So you have an amazing business idea and are already working your butt off to turn that initial concept into an actual product or service? Kudos! That’s exactly the energy you need to launch any kind of business. But before you keep going, make sure you know the answer to this question:
How do you know for sure that your idea is viable?
How do you know if people will even be interested enough to invest their hard-earned money? Are you sure there will be enough such people that it’s worth the upfront effort and cost of creating it? I bet that if you knew for sure that nobody is interested, you wouldn’t invest another second or cent into pursuing this business idea.
So is there a way to know for sure, to validate your business idea before you spend heaps of time and energy and dollars on it?
There is: the prelaunch waitlist.
A prelaunch waitlist takes comparatively little time and money to set up and will end up saving you oodles more of both in the long run. It will help you to:
- Gauge existing interest in your idea
- Understand your customers’ real needs
- Build a list of people who’ll be ready to buy on the day you launch
- Narrow down your target audience
- Fine-tune your marketing material and website
All of this while the stakes are still small, when you haven’t invested a lot of time, money, or energy into creating anything just yet.
To summarize: Validating your business idea with a prelaunch waitlist is like a trial run that will give you reasonable certainty that you’ll have a growing, paying, sustainable audience in a matter of days or weeks, rather than wasting months or even years on building a product that nobody will spend money on.
At KickoffLabs, we’ve developed a process for setting up a successful prelaunch waitlist in 30 days. Read on to follow the steps and set your own business up for success right out of the gate.
Week 1: The Prep Work
Even a trial run to validate your business idea needs to look professional, well-presented, and like you’re offering something of value. You’re asking people to invest at least their email-address, if not more, in something that’s still in the early stages, after all. If your waitlist and everything leading up to it looks like you’re not serious about it, nobody will sign up - and your idea will never get the chance it deserves.
Develop Your Brand
The more thought you put into your branding now, the less work that will be later, or at least the easier it will be to optimize. So it’s worth it, even in setting up a prelaunch waitlist, to go through a purposeful brand building process, as outlined by FreshSparks:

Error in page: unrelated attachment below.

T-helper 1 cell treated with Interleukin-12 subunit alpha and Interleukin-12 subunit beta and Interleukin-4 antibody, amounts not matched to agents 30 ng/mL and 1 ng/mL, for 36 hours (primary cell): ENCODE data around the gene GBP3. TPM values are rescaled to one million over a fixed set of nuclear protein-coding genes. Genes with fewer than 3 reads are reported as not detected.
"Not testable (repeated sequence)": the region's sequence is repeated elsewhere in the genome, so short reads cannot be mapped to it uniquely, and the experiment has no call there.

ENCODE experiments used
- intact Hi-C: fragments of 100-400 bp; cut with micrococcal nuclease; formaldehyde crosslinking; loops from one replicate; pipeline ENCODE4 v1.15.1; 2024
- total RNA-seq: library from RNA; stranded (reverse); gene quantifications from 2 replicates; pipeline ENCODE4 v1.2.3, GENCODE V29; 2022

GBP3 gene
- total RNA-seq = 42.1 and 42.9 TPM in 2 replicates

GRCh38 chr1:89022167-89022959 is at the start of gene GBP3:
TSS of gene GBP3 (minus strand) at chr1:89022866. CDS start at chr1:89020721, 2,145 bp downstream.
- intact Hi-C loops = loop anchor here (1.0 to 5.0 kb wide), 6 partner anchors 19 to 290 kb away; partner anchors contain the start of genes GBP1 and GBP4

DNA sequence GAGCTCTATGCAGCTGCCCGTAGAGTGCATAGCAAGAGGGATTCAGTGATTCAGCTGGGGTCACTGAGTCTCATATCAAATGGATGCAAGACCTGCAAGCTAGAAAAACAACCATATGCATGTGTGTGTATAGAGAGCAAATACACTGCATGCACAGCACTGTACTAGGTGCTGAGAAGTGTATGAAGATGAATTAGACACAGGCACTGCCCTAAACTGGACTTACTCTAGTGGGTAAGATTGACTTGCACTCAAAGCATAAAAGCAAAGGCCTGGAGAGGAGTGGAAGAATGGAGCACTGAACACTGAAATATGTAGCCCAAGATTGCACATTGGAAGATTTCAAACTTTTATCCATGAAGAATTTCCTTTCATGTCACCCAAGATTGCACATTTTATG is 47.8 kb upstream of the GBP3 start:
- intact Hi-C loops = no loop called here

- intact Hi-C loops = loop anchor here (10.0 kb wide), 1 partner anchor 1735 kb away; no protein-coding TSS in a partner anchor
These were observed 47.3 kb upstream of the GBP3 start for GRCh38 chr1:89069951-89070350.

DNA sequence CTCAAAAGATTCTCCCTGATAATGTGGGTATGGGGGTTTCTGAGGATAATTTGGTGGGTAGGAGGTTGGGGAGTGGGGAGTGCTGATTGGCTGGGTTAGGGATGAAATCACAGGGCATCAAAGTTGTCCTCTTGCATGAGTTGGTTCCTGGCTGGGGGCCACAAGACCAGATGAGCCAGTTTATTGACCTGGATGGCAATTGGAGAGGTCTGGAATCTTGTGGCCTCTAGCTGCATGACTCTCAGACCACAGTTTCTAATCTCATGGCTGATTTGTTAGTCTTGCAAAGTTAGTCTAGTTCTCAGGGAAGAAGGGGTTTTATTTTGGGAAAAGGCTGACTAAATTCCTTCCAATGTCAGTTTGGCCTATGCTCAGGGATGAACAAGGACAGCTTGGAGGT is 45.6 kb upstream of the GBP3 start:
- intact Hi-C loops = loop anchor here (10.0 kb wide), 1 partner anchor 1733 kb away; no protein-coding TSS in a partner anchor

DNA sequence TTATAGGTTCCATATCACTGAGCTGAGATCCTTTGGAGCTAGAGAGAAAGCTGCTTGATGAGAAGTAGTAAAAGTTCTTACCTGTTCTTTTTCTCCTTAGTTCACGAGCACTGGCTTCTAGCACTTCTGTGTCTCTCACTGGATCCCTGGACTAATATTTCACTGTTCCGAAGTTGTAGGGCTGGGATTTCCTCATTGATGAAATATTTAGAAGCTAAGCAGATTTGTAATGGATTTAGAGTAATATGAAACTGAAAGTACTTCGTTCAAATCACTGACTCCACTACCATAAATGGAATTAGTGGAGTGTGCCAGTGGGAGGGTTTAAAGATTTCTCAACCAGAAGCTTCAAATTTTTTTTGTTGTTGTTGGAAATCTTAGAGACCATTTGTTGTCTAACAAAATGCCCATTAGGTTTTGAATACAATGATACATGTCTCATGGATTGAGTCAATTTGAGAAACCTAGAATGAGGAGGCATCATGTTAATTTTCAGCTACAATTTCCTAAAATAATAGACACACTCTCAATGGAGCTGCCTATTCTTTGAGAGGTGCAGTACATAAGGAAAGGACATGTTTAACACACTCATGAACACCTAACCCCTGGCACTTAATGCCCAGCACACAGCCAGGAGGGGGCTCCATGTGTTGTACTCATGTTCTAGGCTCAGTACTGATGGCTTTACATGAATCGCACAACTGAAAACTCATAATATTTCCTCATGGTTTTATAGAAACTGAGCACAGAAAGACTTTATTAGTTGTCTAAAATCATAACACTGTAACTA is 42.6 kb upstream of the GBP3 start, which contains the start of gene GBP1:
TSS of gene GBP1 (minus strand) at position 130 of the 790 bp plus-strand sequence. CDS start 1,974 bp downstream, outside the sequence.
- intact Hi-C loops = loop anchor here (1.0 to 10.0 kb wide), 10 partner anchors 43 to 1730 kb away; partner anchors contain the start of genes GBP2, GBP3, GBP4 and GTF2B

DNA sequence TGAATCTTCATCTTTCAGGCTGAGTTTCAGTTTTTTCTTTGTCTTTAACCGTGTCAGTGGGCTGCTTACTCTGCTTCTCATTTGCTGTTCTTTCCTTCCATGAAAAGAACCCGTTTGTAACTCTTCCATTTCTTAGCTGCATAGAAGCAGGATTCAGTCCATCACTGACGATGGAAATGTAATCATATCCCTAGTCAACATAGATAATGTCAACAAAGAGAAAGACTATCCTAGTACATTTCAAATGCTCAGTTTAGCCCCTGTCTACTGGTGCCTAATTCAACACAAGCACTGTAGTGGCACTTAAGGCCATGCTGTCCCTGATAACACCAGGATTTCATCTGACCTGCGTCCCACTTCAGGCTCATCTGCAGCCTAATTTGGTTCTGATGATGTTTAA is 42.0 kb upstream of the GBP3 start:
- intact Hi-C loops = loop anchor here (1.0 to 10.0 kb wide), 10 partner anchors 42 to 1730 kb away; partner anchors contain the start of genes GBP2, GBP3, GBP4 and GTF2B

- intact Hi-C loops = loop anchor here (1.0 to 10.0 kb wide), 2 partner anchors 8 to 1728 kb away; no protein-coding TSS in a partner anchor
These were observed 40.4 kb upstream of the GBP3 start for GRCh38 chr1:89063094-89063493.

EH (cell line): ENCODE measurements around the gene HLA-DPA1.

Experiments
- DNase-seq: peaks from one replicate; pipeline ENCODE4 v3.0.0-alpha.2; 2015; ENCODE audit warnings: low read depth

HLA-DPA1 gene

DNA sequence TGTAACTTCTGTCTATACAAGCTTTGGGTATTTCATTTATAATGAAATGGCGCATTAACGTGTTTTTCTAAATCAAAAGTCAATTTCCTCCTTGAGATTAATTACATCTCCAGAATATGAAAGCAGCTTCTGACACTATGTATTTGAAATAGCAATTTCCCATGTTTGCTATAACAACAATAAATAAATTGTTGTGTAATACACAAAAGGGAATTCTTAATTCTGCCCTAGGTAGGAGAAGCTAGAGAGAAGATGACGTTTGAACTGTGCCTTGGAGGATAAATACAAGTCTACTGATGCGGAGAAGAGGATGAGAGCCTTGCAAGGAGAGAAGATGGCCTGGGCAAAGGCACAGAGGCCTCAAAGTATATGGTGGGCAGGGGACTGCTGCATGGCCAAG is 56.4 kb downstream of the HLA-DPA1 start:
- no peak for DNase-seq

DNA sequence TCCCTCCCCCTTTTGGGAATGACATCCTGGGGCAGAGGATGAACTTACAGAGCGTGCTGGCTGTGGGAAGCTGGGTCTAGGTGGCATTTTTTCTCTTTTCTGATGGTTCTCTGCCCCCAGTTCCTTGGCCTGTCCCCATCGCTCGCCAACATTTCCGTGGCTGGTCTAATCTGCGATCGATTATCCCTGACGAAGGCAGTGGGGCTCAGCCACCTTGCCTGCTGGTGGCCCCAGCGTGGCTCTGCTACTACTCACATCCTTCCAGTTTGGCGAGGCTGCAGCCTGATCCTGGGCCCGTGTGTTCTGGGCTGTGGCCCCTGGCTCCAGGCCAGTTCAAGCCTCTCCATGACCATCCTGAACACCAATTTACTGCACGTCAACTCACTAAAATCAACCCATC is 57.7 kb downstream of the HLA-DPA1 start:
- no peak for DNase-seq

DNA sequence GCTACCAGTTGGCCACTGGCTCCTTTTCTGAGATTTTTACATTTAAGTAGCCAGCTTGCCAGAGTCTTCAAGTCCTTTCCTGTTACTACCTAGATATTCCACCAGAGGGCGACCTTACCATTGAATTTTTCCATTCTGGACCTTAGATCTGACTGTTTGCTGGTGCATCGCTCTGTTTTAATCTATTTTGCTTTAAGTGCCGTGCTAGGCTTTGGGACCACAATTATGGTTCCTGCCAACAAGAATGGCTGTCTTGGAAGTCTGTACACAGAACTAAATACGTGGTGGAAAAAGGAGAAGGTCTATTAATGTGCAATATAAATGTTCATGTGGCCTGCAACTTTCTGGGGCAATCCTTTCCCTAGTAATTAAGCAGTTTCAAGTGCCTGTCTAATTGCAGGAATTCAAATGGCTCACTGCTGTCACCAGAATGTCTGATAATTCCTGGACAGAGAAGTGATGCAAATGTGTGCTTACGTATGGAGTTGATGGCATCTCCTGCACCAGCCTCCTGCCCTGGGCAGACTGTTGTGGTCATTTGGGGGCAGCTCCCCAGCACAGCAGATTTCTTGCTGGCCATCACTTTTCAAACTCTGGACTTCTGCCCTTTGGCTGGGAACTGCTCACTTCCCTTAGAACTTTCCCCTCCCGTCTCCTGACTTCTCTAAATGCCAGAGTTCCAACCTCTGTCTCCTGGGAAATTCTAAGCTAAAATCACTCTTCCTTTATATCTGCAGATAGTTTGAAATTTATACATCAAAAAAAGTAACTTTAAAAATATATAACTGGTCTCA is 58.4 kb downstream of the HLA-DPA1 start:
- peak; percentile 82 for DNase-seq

- Understand the purpose behind your brand
- Know your competition
- Determine your target audience
- Form a unique brand voice and personality
- Build a brand story
- Create a logo and tagline
- Integrate the brand into every aspect of your business…
… including your prelaunch waitlist activities, which we’ll get to in just a moment. First, once you’ve figured out your branding, you’ll want to set some goals for your prelaunch checklist.
Set Your Goals
The main purpose of a prelaunch validation is to help you understand if your product actually fills a need and if potential customers will be willing to pay for it. With that in mind, try to set up some goals and parameters that will help you determine the success of your prelaunch activities. For example how many leads you want to gain.
It’s tough to give you a specific number here, to be honest. It depends on so many factors, including but not limited to your niche, your target audience, your competition, and your marketing budget. If you’re working within an incredibly focused niche with a smaller target audience, for example, 50 signups in the first week could be a whopping success. If you’re marketing to a large target audience for a potential mass market product with a low price and small-ish margins, that may not be much of an indicator at all.
But you have to start somewhere and Scott McLeod, growth consultant for founders, startups, and Fortune 500’s, gives us a starting point:
“I try to achieve at least a 25% conversion on the first CTA, and acquire at least 100–200 signups at this rate. I’ve found that if you cannot get this from relevant and direct traffic then you may want to reconsider whether you have a real product or business idea.”
Try to adjust your goals so that they fit your product, brand, niche, target group, and marketing budget, so you can make an informed decision about the outcome and whether it was successful or not.
Week 2: Create a Landing Page
That’s all you need to set up a prelaunch waitlist: a landing page. You don’t need a full website, though as discussed before, your branding should already be on point in the design of your landing page. This will help carry over those initial signups once the product is actually up for grabs.
A lot of email marketing software, like Mailchimp or MailerLite, offer landing page features, making it easy to create a landing page with an automatically integrated list-builder running in the background. There are also landing page builders like Unbounce, which includes a range of functionality specifically aimed at people whose primary focus lies on conversions.
Check out The Clueless Marketer’s Guide to Building a Landing Page from Scratch for more information on how to set up a landing page.
However you set it up, your prelaunch landing page needs to communicate the following:
- What the product is
- Who it’s for
- What problem it solves / pain it soothes / question it answers
- That it’s not quite ready yet
- A clear call to action (CTA)
There are many, many, many different ways to create an intriguing landing page around your product, that will entice your audience to sign up even before it’s available. Think about drawing them in by leveraging strategies like
- Special offers